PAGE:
So far, veteran Kinsler good fit for Tigers on field & in clubhouse
APR 12, 2014 9:09a ET
Ian Kinsler has accomplished plenty in eight major-league seasons.
He made three All-Star teams; hit .311 in 34 postseason games for the Texas Rangers; and twice achieved 30-30 status in homers and steals in one season.
The new Detroit Tigers second baseman has plenty to be proud of, but what about his career gives him the most satisfaction?
When asked that question, Kinsler, sitting on his clubhouse stool, paused for several seconds before coming up with the answer.
"I'd like to say, I've been a good teammate," Kinsler said. "That's so important to me. We spend a lot of time together with the same people, and that time should be as easy as possible and as fun as possible.
"So I hope I've been a good teammate. You can ask them if I have been."
New Tigers closer Joe Nathan was Kinsler's teammate the last two seasons in Texas.
"Ian is a competitor," Nathan said. "He loves to compete and he loves to win. But he also really cares about the other guys on the squad. That makes Ian a very, very good teammate. He's already fit right in."
Several scenes from the Detroit clubhouse reflect Kinsler's love of the game and care for his teammates:
• When Kinsler saw shortstop Jose Iglesias with his head down -- depressed about the stress fractures to his shins that will end up costing him at least four months of playing time -- Kinsler approached him and placed an arm around Iglesias before whispering encouragement in his ear. Then Kinsler softly tapped Iglesias on the chest and walked away.
• When veteran shortstop Alex Gonzalez was spending his first game day with the Tigers at Comerica Park, Kinsler was the teammate having lunch with him.
• As batting-practice time approached for a game with the Baltimore Orioles, Kinsler sat on the comfy leather couches in the clubhouse with teammates Alex Avila and Austin Jackson. They watched replays of separate American League games on two big-screen televisions, and Kinsler was animated in pointing out plays in both games.
Talking the game and making teammates feel comfortable and better about themselves is important to having success over 162 games and beyond. Kinsler, 31, is the kind of player who assures that. He's also a productive, clutch player.
Kinsler was batting .313 and leading the Tigers with six runs while sharing the lead with 10 hits headed into Friday night's game at San Diego. The leadoff hitter also has one homer and three RBI, and has been a sparkplug for a team off to a 5-3 start.
His leadoff double in the ninth inning off Los Angeles Dodgers closer Kenley Jansen on Tuesday night set the stage for Victor Martinez's game-tying single. Kinsler also stole two bases on Wednesday to reach third base and score on a sacrifice fly by Martinez.
"I try to do whatever it takes to help my team win," Kinsler said. "This year is about scoring runs. The more I score, the happier I will be."
Kinsler has scored 100-plus runs in four of the five seasons in which he reached 500 at-bats, and was second in the American League with 121 runs in 2011.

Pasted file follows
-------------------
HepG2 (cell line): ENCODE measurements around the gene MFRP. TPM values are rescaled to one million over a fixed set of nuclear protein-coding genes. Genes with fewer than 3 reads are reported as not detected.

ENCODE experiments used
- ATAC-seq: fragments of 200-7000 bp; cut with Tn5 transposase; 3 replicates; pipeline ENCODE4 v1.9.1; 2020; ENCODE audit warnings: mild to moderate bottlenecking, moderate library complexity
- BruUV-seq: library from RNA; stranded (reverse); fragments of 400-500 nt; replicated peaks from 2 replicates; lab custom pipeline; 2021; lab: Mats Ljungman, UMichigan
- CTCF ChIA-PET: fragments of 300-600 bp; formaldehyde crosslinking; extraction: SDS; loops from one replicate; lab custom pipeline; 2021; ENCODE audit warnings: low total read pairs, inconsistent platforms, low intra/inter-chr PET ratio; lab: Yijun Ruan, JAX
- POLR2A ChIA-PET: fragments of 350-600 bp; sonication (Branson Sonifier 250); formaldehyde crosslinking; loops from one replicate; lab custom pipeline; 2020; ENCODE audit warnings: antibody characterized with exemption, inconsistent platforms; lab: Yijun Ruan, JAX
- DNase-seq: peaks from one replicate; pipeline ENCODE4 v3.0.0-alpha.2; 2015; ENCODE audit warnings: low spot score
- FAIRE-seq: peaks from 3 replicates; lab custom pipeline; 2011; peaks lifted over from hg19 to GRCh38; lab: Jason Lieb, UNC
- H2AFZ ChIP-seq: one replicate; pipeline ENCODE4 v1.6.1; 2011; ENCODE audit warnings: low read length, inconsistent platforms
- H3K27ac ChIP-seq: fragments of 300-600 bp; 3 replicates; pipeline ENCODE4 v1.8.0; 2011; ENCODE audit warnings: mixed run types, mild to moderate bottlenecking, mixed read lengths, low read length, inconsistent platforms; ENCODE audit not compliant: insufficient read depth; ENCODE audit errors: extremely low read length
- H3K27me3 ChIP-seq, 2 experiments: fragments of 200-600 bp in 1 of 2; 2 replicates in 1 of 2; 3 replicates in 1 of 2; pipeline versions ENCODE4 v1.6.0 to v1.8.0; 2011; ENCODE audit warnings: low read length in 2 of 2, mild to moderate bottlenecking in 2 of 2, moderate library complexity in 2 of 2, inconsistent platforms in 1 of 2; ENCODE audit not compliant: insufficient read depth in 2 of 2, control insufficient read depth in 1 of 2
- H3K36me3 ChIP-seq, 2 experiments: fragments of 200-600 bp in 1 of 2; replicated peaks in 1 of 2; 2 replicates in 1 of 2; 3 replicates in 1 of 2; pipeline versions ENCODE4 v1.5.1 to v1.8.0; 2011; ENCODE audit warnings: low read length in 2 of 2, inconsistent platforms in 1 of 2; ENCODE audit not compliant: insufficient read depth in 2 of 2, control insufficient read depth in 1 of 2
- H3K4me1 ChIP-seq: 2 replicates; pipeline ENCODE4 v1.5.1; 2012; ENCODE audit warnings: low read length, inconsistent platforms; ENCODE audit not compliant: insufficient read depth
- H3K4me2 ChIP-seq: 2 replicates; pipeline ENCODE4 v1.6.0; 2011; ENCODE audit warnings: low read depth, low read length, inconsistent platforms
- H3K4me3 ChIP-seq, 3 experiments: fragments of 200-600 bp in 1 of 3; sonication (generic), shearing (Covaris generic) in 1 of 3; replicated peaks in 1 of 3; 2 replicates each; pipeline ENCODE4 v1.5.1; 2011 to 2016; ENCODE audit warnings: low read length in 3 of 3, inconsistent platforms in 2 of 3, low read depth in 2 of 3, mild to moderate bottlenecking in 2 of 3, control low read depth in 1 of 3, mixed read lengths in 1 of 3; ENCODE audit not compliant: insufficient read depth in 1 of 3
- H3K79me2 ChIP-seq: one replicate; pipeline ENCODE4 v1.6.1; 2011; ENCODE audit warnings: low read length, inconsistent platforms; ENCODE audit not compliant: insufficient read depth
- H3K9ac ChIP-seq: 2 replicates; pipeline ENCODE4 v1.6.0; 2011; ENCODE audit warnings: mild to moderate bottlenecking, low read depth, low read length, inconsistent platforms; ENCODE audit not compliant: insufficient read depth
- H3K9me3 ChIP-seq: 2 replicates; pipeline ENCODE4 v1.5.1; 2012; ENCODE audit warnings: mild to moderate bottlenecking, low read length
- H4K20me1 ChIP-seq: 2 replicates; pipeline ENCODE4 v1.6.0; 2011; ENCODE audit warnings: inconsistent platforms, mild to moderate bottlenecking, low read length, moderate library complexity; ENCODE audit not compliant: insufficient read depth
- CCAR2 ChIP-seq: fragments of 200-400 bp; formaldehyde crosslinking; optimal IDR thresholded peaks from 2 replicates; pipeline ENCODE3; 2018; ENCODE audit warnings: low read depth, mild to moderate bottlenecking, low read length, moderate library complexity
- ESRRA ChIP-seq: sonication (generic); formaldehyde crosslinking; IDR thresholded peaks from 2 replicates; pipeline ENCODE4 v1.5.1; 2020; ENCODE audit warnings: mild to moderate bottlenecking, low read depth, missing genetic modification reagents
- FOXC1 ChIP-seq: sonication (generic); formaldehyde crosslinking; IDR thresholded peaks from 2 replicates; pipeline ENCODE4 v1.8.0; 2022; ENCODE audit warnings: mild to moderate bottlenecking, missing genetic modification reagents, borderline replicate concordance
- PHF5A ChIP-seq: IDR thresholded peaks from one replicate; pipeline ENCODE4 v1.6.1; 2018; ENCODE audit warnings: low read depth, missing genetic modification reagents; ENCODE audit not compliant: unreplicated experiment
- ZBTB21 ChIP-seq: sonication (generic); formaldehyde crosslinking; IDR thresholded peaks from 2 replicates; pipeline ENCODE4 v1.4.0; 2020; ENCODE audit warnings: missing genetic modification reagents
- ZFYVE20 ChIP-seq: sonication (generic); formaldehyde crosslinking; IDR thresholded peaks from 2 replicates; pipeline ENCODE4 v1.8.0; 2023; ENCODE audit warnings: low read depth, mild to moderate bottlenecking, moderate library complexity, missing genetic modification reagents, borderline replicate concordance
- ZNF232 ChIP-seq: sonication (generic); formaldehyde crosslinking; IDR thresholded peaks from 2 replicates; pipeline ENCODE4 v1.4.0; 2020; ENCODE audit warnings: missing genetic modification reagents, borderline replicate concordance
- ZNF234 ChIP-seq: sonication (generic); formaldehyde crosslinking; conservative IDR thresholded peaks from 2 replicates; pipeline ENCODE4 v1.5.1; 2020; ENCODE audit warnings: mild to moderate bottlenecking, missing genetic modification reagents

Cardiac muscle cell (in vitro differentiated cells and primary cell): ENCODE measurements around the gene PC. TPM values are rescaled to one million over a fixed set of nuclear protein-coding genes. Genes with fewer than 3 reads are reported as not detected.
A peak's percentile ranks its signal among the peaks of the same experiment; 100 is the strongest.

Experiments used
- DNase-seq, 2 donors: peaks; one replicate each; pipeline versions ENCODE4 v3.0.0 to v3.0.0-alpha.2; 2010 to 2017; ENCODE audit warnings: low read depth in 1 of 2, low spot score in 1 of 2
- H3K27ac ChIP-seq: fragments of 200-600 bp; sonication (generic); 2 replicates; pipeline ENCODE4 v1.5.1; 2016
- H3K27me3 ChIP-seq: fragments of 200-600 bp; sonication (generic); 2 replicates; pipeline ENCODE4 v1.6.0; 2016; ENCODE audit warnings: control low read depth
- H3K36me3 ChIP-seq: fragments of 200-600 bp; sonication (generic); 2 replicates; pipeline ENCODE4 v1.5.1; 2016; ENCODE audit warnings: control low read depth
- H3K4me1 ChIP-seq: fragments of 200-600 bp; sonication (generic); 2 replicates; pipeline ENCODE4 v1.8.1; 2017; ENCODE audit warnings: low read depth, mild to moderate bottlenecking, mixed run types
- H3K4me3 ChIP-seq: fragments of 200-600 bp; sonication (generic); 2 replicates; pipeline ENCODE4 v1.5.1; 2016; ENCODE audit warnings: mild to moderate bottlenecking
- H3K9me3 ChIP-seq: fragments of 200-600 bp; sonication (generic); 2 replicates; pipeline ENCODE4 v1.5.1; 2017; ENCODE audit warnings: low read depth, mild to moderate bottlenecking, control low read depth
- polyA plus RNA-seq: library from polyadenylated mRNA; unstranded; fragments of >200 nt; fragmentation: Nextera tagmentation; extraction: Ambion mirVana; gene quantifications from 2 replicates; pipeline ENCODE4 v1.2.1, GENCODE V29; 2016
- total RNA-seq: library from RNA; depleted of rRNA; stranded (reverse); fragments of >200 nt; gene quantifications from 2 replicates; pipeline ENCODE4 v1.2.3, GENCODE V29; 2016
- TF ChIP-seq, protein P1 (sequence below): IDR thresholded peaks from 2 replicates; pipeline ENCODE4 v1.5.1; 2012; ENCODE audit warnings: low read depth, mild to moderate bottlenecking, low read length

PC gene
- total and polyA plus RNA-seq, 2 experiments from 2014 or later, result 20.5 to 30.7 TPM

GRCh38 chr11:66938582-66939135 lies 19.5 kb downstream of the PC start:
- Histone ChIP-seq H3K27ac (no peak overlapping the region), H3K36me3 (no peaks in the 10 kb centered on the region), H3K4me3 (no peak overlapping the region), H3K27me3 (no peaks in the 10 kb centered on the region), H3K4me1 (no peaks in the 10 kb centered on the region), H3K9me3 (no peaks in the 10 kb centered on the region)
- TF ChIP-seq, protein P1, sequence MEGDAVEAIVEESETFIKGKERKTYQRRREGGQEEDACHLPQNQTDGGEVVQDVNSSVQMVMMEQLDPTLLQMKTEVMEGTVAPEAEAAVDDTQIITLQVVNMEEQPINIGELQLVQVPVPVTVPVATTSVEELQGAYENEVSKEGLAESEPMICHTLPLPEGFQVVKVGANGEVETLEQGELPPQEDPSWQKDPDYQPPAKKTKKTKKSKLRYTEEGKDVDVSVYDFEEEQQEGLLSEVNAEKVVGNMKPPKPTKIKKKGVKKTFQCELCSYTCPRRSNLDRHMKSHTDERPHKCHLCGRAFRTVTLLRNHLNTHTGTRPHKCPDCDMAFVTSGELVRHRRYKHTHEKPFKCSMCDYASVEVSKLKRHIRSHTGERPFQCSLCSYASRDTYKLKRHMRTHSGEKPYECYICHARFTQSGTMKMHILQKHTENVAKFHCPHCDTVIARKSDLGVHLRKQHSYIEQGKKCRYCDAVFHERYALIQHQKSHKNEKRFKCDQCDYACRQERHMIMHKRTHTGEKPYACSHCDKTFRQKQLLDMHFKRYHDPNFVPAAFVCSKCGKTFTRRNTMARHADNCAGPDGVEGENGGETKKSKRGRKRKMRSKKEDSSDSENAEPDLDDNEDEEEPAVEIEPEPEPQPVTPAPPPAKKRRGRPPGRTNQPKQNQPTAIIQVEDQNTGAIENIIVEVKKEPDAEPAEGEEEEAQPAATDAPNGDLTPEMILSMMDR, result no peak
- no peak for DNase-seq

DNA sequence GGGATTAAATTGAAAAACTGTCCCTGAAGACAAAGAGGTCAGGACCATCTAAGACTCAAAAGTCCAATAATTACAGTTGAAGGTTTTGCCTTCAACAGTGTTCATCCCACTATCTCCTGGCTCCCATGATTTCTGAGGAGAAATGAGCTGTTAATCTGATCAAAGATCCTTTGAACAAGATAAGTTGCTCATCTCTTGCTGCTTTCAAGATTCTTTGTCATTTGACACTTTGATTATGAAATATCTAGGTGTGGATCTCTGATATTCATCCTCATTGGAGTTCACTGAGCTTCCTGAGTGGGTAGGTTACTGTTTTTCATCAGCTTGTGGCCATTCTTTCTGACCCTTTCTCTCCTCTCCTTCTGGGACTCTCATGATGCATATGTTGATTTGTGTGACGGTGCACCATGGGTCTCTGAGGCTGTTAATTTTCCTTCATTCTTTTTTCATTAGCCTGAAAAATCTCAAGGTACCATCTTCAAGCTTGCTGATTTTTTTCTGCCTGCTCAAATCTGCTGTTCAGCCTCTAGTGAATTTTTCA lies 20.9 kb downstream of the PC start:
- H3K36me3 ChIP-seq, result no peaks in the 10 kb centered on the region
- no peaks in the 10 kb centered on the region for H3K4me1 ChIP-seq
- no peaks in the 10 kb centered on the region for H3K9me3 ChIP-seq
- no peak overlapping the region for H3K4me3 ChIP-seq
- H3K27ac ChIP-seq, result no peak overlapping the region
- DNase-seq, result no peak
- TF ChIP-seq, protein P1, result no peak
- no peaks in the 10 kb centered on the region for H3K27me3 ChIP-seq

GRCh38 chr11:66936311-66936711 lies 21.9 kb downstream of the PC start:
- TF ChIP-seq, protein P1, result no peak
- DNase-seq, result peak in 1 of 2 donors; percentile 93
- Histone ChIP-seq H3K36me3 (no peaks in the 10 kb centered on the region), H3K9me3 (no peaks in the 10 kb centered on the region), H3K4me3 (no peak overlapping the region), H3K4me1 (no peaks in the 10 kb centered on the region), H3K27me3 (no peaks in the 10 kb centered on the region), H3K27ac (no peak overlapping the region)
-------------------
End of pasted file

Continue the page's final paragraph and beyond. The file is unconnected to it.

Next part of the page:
"I worked on my speed and quickness all winter," said Kinsler, who is from Arizona and resides in Dallas with his wife and two children. "I want to be a real threat on the bases. I did a lot more running. I did a lot more sprinting. I did acceleration drills to work on my starts."
Tigers manager Brad Ausmus said Kinsler could end up being this team's best base runner, noting that Kinsler "knows when to take the extra base" and has superior instincts.
Kinsler also is adept at keeping innings going. He was the third-toughest batter in the AL to strike out in 2013, with one every 10.4 at-bats. And only five hitters were less likely to hit into a double play than Kinsler, who did so once every 109 at-bats last year.
While it was Prince Fielder's job to knock in runs, Kinsler's is to score them. Detroit traded Fielder for Kinsler on Nov. 20, and it could end up being a good deal for both teams.
Kinsler made headlines during spring training when he criticized Rangers general manager Jon Daniels for a number of things: Not informing Kinsler of the trade before it was reported in the media; trading Michael Young; and forcing Hall of Famer Nolan Ryan out of the organization. Kinsler also said he hoped the Rangers would go 0-162 this season.
"Daniels is a sleazeball," Kinsler reportedly told ESPN The Magazine. "He got in good with the owners and straight pushed Ryan out. He thought all the things he should get credit for, Ryan got credit for. It's just ego. Once we went to the World Series, everybody's ego got huge, except for Nolan's."
Kinsler went to the World Series twice with Texas, losing both times.
"The ultimate goal in team sports is to win the championship, the World Series," Kinsler said. "That's still something I haven't checked off my list."
He thinks he can do that with the Tigers, and enjoys the personalities and clubhouse atmosphere with Detroit.
"It's refreshing," Kinsler said. "It's a new start with new teammates. I like it here a lot."